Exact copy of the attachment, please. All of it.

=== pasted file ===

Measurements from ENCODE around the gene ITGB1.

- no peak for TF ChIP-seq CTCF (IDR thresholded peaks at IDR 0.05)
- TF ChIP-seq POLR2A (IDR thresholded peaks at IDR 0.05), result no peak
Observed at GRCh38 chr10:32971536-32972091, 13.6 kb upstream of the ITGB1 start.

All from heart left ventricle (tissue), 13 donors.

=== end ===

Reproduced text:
Measurements from ENCODE around the gene ITGB1.

- no peak for TF ChIP-seq CTCF (IDR thresholded peaks at IDR 0.05)
- TF ChIP-seq POLR2A (IDR thresholded peaks at IDR 0.05), result no peak
Observed at GRCh38 chr10:32971536-32972091, 13.6 kb upstream of the ITGB1 start.

All from heart left ventricle (tissue), 13 donors.